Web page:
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ANN in opencv 3

asked 2017-05-23 05:05:15 -0500

alexMm1 gravatar image

Hi,

I was trying to run this example found in this forum:

#include <opencv2/ml/ml.hpp>

using namespace std;
using namespace cv;
using namespace cv::ml;

int main(int argc, char* argv[])
{
    //create random training data
    Mat_<float> data(100, 100);
    randn(data, Mat::zeros(1, 1, data.type()), Mat::ones(1, 1, data.type()));

    //half of the samples for each class
    Mat_<float> responses(data.rows, 2);
    for (int i = 0; i<data.rows; ++i)
    {
        if (i < data.rows/2)
        {
            data(i, 0) = 1;
            data(i, 1) = 0;
        }
        else
        {
            data(i, 0) = 0;
            data(i, 1) = 1;
        }
    }

    /*
    Mat_<float> responses(data.rows, 1);
    for (int i=0; i<responses.rows; ++i)
        responses(i, 0) = i < responses.rows / 2 ? 0 : 1;
    */

    //create the neural network
    Mat_<int> layerSizes(1, 3);
    layerSizes(0, 0) = data.cols;
    layerSizes(0, 1) = 100;
    layerSizes(0, 2) = responses.cols;

    Ptr<ANN_MLP> network = ANN_MLP::create();
    network->setLayerSizes(layerSizes);
    network->setActivationFunction(ANN_MLP::SIGMOID_SYM, 0.1, 0.1);
    network->setTrainMethod(ANN_MLP::BACKPROP, 0.1, 0.1);
    Ptr<TrainData> trainData = TrainData::create(data, ROW_SAMPLE, responses);

    network->train(trainData);
    if (network->isTrained())
    {
        printf("Predict one-vector:\n");
        Mat result;
        network->predict(Mat::ones(1, data.cols, data.type()), result);
        cout << result << endl;

        printf("Predict training data:\n");
        for (int i=0; i<data.rows; ++i)
        {
            network->predict(data.row(i), result);
            cout << result << endl;
        }
    }

    return 0;
}

Unfortunately, I'm not able to understand the meaning of the output: im my case, considering my test data, I obtain something like: [0.20409864, -0.15044725]

what does it mean? should I obtain a label class, isn't it? Am I doind something wrong?

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answered 2017-05-23 05:29:56 -0500

berak gravatar image

ann responses are one-hot encoded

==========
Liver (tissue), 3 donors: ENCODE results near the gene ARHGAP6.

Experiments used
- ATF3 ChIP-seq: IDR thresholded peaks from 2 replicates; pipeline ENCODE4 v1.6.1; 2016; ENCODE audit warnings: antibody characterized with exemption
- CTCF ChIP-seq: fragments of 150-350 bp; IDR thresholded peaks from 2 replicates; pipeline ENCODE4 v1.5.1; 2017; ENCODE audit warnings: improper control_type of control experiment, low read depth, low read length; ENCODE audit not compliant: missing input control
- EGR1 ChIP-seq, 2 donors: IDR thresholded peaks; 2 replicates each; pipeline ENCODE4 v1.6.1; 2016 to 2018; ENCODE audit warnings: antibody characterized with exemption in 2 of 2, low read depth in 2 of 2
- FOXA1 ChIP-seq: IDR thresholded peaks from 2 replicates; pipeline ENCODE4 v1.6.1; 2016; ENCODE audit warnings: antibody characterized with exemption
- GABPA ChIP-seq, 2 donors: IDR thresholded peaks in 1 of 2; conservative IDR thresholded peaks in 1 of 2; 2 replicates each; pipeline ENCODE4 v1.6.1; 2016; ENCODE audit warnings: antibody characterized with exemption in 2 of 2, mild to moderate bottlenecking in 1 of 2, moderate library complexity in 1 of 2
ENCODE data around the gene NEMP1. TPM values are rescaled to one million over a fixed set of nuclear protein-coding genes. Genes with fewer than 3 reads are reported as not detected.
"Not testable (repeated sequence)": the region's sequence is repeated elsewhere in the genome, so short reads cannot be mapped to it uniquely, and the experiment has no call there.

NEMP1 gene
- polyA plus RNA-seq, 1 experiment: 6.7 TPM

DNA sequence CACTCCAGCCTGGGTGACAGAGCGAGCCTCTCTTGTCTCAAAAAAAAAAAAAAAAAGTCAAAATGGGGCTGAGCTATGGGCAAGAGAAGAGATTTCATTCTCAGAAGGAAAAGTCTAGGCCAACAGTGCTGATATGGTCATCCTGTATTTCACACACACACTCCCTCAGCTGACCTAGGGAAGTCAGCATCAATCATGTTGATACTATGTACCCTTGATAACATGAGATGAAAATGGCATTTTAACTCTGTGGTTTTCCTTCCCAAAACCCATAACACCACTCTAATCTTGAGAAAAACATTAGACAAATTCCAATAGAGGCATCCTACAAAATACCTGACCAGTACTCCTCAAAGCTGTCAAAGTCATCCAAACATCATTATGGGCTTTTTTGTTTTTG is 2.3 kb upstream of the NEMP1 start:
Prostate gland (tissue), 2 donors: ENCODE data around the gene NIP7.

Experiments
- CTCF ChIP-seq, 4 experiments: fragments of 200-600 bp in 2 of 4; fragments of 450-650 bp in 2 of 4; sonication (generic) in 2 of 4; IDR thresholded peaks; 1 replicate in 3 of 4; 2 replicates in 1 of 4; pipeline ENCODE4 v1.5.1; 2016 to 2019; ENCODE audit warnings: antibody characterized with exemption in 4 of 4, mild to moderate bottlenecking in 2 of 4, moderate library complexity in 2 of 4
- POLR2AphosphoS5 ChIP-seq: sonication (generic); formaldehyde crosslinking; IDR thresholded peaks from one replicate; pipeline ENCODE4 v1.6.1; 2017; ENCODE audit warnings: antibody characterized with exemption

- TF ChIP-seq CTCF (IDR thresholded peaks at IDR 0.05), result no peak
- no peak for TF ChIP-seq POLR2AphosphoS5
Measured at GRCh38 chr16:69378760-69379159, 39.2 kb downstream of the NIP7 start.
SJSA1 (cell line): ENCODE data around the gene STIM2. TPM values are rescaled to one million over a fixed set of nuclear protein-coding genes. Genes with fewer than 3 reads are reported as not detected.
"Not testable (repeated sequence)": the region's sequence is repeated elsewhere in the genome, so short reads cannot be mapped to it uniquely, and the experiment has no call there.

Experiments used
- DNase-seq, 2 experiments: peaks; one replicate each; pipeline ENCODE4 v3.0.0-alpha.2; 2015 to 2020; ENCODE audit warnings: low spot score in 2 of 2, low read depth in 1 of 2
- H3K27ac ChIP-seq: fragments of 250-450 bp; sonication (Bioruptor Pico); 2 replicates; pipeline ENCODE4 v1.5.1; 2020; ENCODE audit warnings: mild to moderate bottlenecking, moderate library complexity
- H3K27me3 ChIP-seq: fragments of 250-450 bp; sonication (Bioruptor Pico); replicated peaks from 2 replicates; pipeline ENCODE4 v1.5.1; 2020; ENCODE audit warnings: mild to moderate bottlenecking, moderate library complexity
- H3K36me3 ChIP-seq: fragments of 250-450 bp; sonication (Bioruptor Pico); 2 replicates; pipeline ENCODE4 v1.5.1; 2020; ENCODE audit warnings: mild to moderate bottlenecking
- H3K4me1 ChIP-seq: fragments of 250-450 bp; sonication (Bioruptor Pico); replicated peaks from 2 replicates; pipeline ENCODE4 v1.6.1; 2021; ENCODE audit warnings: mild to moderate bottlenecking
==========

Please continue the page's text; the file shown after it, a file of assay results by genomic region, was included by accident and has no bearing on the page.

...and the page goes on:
when training e.g. a 3-class problem, and the class is 0, you would feed a [1 0 0] vector into the training, for class 2 [0 0 1], one value for each output node of the network.

in the prediction, you get the similar network output back in the response matrix, the index of the highest value denotes the class-id. you could use minMaxLoc() to determine it, or in the case of predicting on a single feature, the return value of the predict() function.

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so, in my case, considering only two classes, it means that the prediction label is 0? (ps in case of two negative numbers is the max abs?)

alexMm1 gravatar imagealexMm1 ( 2017-05-23 05:37:07 -0500 )edit

yes, exactly. but not the abs value, but the larger one, those output are logit values

berak gravatar imageberak ( 2017-05-23 05:41:32 -0500 )edit

what do you mean with "larger"? for example...having [-3.7452435, -4.7302642] is 1 the prediction label, isn't it?

alexMm1 gravatar imagealexMm1 ( 2017-05-23 05:44:09 -0500 )edit

no, prediction is 0. since -3.7452435 > -4.7302642

berak gravatar imageberak ( 2017-05-23 05:54:21 -0500 )edit

is it correct that my feature data should have in the first and second position the label of the class and the features themselves in the rest? as data matrix in the example above. furthermore, having a feature vector of 200 elements with 160 training samples (4 classes 40 elements per class), which should be the correct number of layerSize?

alexMm1 gravatar imagealexMm1 ( 2017-05-24 03:07:49 -0500 )edit

are you talking about loading train data from csv files ?

layerSize is the number of layers ? the 1st(input) should have same size as your input features, the last should have 4(or nClasses) nodes

berak gravatar imageberak ( 2017-05-24 03:40:54 -0500 )edit

no no...my question is: in the example above the labels are putted in the first two position of my feature vector: position 0 and position 1 of data matrix represent the label of the two classes

for (int i = 0; i<data.rows; ++i)
    {
        if (i < data.rows/2)
        {
            data(i, 0) = 1;
            data(i, 1) = 0;
        }
        else
        {
            data(i, 0) = 0;
            data(i, 1) = 1;
        }
    }

This is not correct in my opinion, isn't it? It shoud be responses instead of data

My second question was: how to choose the numbers of hidden layers? how many neurons I have to put?

alexMm1 gravatar imagealexMm1 ( 2017-05-24 03:55:00 -0500 )edit
1

oh, you're right, that should be labels, not data !

1 or 2 hidden layers should do, and maybe make each hidden layer 1/2 size of the previous, e.g: [200,100,50,4]

berak gravatar imageberak ( 2017-05-24 04:06:09 -0500 )edit

ok great....got the point. thanks! Last question (:P): do you know how to compute a confidence of the output label?

alexMm1 gravatar imagealexMm1 ( 2017-05-24 04:09:13 -0500 )edit

hehe, no such thing as a "last question", ever ;)

and umphh, idk. there'S a SCALE_OUTPUT flag for the prediction, never tried.

berak gravatar imageberak ( 2017-05-24 04:19:46 -0500 )edit

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Asked: 2017-05-23 05:05:15 -0500

Seen: 2,169 times

Last updated: May 23 '17